Large spiral galaxy in the constellation of Canes Venatici.
The whirlpool galaxy (also known as the whirlpool galaxy, Messier 51 or NGC 5194/5195) is a large spiral galaxy in the constellation of Canes Venatici. It is of the Hubble type Sc, i. e. with a clearly defined spiral structure. M 51 has an apparent brightness of 8.4 mag and an angular expansion of 11.2' × 6.9'.
|Date of exposures:||08.02.2018, 09.02.2018|
|Distance:||28 Mio. Lightyears|
|Exposures:||Lum: 53 x 360 Sec., RGB: 44 x 360 Sec., Sum: 9,7 hrs.|
|Telescope:||10'', F4 Newton|
|Focal length:||1000 mm|
|Filter:||Astrodon LRGB E-Series|
|Guiding:||Off Axis Guider, Lodestar|
The distance from our solar system is probably about 28 million light-years, but there are also deviating results between 15 and 37 million light-years. M 51 has a close, interactive companion. The accompanying galaxy is of irregular type and has a brightness of 9.6 mag.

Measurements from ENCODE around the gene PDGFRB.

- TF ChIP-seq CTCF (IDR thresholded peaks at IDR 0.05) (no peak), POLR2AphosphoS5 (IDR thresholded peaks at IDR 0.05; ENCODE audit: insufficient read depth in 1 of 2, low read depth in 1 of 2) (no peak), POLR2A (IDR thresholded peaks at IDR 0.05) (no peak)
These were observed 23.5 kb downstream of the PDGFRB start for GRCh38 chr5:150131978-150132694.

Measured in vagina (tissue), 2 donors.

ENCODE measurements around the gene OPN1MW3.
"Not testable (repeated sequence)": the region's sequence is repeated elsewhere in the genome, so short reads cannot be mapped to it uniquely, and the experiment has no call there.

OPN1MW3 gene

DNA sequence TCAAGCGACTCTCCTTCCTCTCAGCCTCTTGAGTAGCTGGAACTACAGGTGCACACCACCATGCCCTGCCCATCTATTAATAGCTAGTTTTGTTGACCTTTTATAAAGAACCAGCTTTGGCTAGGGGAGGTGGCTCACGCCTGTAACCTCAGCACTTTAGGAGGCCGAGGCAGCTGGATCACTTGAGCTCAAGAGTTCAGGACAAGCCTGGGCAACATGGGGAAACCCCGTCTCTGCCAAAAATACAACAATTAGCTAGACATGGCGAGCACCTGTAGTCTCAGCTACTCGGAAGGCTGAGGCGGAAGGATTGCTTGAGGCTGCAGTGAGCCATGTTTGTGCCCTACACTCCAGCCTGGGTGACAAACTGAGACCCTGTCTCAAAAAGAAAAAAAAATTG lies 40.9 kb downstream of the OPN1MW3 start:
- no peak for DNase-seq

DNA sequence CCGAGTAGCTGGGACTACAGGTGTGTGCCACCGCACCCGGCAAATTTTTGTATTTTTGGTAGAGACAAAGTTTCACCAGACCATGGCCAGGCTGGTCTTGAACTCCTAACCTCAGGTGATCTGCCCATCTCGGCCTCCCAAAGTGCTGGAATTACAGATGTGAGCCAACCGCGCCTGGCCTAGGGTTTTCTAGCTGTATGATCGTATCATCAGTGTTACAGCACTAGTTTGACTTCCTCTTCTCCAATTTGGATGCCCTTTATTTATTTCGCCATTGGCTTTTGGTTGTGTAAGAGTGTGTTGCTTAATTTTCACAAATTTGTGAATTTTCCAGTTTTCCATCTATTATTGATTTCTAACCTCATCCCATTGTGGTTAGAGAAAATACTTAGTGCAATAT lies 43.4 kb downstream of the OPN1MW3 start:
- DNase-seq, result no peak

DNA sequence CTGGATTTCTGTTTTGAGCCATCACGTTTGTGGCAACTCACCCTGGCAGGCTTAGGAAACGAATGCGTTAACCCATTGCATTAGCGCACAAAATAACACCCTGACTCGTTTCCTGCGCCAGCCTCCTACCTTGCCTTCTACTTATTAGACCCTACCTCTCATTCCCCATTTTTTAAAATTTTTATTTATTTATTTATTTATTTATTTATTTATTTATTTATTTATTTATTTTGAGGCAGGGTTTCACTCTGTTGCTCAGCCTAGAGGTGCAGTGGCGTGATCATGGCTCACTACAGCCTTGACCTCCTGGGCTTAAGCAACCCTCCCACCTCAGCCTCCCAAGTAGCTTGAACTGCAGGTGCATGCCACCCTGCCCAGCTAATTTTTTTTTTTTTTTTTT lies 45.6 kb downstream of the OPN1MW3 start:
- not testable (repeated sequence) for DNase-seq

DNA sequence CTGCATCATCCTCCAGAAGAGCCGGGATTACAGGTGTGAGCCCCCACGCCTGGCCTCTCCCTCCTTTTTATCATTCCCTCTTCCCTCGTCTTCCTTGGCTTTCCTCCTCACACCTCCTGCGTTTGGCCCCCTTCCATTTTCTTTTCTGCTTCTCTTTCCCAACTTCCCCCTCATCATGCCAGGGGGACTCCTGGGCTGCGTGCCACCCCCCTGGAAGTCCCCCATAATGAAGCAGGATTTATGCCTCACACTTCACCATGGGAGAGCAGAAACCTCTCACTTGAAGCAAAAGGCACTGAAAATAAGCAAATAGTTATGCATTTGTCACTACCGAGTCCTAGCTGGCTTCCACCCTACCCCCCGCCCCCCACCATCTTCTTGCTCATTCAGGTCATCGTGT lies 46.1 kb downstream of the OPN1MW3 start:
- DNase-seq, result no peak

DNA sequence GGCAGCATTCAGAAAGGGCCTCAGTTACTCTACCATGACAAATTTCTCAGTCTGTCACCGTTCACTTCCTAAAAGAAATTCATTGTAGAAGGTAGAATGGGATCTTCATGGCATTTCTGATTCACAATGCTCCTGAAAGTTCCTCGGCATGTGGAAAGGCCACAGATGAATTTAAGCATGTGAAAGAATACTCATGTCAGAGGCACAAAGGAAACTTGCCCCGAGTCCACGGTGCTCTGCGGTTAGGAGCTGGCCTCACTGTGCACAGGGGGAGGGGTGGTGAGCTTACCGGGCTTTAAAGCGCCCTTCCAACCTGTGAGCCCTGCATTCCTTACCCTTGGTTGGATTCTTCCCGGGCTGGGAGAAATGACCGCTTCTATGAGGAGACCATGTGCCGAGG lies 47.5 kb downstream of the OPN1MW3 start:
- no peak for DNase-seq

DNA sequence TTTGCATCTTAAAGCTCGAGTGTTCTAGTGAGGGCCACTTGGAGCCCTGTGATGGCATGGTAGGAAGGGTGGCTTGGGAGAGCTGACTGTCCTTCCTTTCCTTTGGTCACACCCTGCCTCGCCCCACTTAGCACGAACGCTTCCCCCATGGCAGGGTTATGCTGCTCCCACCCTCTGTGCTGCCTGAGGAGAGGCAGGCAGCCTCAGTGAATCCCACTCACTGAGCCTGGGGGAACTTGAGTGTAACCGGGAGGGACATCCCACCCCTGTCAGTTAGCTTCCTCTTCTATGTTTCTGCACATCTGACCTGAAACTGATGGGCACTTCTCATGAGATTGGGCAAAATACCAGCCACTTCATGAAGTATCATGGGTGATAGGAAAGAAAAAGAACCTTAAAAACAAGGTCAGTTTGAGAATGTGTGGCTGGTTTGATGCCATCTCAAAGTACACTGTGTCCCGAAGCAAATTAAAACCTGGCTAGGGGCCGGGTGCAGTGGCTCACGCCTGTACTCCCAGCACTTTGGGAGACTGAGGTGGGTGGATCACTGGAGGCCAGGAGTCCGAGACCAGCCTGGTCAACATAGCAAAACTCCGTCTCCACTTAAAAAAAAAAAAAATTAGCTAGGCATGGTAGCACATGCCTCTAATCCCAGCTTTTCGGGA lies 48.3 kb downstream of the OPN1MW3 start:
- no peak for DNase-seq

An exceptionally active star formation is currently taking place in M 51, which is presumably caused by the tidal interaction with NGC 5195. That is why the galaxy has a high proportion of young and massive stars, which will only be short-lived with a few million years. In M 51 three supernovae were observed within 17 years: SN 1994I in April 1994, SN 2005cs in June 2005 and SN 2011dh in May/June 2011.
M 51 is also interesting because it is one of the next galaxies with an active galactic core, a type II Seyfert galaxy. In its centre there is a super-massive black hole.
As a little treat I found a tiny small asteroid in the raw images, which slowly passed M 51 within the 5 hours of the luminance shots on the right. The video can be found here: https://youtu.be/wHPw9X5bkR8